Going into ‘The Cloverfield Paradox‘, which should be renamed to ‘The Cloverfield Potato‘, I was a huge fan of this movie universe and its mythology. With 2008’s ‘Cloverfield‘, I loved the use of handheld cameras and the found footage aspect to tell this crazy story of a giant creature wreaking havoc on everyone and everything in New York, despite the annoying characters. Some years later, we got a film set in the same universe with ‘10 Cloverfield Lane‘, which had us holed up with John Goodman and couple other great characters where something terrible was happening outside their underground bunker, just as something equally awful was happening underground. JJ Abrams had announced a third film some years ago that would take place in this ‘Cloverfield‘ universe, but went thru many delays and a ton of titles, including ‘The God Particle‘.

In a genius move though, the first trailer for the film played during the Superbowl, which said it would debut right after the game on Netflix. A surprise indeed it was, but after viewing the film, disappointment set in with just how lazy and horrible everything was in a film franchise that had everything going for it. With an amazing cast from all over the world, including Gugu Mbatha-Raw, Chris O’Dowd, Zhang Ziyi, Roger Davies, Aksel Hennie, David Oyelowo, Daniel Brühl, Elizabeth Debicki,and John Ortiz, and a great movie universe to draw inspiration from – filmmaker Julius Onah and his writers failed miserably.

What ‘The Cloverfield Paradox‘ does, is take a ton of other sci-fi films’ plot lines and scenes and mixes them up into its own jumbled mess of mediocrity. If you were to name a few films ‘The Cloverfield Paradox‘ takes its cues from, ‘Event Horizon‘, ‘Alien‘, and ‘Interstellar‘ would come to mind, but there are countless others that come into play here, but the best parts of those films don’t translate well here. Maybe, because it feels rushed, lazy, and unoriginal, not to mention that all of the characters have zero backstory, with the exception of one character, while everyone else is the one-note stereotypical space crew environment, including the comic relief, the doctor, the short temper, the boss, and the weirdo. Set on a space station above Earth, this space crew is trying to harness and energy to help Earth out with the low energy levels in order to survive.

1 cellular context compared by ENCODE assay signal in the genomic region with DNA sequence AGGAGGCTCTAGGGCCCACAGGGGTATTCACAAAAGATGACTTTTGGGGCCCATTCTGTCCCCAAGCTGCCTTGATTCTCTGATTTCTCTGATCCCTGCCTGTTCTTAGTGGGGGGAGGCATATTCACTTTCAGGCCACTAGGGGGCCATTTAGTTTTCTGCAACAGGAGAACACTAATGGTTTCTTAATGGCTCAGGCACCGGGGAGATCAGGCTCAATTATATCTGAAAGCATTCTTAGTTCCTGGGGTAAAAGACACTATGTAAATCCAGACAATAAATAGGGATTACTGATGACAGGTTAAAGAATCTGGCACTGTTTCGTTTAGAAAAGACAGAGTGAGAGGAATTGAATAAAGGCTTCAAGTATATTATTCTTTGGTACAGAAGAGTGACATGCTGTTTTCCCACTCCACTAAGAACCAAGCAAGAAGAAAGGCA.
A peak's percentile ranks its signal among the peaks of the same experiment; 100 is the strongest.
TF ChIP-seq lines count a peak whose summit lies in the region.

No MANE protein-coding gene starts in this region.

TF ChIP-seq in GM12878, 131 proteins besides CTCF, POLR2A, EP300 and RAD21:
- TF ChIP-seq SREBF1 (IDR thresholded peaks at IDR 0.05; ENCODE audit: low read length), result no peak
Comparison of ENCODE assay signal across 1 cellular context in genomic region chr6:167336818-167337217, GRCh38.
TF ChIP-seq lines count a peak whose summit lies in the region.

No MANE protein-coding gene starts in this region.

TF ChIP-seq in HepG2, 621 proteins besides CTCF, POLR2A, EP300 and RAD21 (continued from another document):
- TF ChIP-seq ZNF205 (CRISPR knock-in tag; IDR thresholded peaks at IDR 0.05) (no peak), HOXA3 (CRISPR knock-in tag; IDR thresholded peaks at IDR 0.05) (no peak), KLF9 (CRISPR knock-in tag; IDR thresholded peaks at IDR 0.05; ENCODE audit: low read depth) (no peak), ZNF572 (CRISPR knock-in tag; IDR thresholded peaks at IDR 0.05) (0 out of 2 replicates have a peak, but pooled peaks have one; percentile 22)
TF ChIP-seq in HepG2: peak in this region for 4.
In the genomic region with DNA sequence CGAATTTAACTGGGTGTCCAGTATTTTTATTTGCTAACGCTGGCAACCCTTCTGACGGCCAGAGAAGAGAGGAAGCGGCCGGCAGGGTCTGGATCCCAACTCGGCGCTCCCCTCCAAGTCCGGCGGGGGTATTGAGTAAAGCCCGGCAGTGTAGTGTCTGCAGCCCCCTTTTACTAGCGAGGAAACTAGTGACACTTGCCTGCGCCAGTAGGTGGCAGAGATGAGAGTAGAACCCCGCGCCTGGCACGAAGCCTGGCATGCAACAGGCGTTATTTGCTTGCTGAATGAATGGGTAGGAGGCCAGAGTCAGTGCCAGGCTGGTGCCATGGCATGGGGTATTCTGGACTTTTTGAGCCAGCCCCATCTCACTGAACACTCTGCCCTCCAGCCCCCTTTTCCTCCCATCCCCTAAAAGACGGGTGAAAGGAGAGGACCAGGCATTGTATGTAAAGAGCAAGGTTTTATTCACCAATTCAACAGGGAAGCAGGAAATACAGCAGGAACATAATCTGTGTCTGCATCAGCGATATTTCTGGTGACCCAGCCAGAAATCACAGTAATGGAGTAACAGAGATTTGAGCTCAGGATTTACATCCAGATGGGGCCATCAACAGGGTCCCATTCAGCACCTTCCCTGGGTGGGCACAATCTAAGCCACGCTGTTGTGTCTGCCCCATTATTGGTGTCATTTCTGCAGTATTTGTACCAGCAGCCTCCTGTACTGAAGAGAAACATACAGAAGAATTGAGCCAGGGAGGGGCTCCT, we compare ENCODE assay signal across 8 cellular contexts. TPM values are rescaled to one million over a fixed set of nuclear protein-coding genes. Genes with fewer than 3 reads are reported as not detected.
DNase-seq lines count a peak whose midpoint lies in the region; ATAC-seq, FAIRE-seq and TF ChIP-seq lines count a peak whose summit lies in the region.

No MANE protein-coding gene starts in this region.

When the space crew succeeds, it happens to transport them to another dimension with no Earth in sight. Strange noises, random people start yelling from within the walls, chests burst open, worms fly out, and more start to happen aboard the space station. Meanwhile, on Earth, well see the first ‘Cloverfield‘ movie, as two dimensions collide. The cast is perfectly capable of being the best they’ve ever been, but due to this script, nobody is given any one moment to shine other than one-liners. There are moments where the film seems to be going into dark and balls-to-the-wall territory, but it always stops short.

In fact, if the film were togo all the way so to speak, it would have been a much better movie. There is no relation to the other ‘Cloverfield‘ films other than some half-assed sub plot and the final moment of the movie. None of it makes sense and feels like a marketing push over the biggest televised event of the year to surprise us with something we didn’t really want. What comes across is something cheap and laughable.


Written By: Bryan Kluger

By Bryan Kluger

Former husky model, real-life Comic Book Guy, genre-bending screenwriter, nude filmmaker, hairy podcaster, pro-wrestling idiot-savant, who has a penchant for solving Rubik's Cubes and rolling candy cigarettes on unreleased bootlegs of Frank Zappa records.

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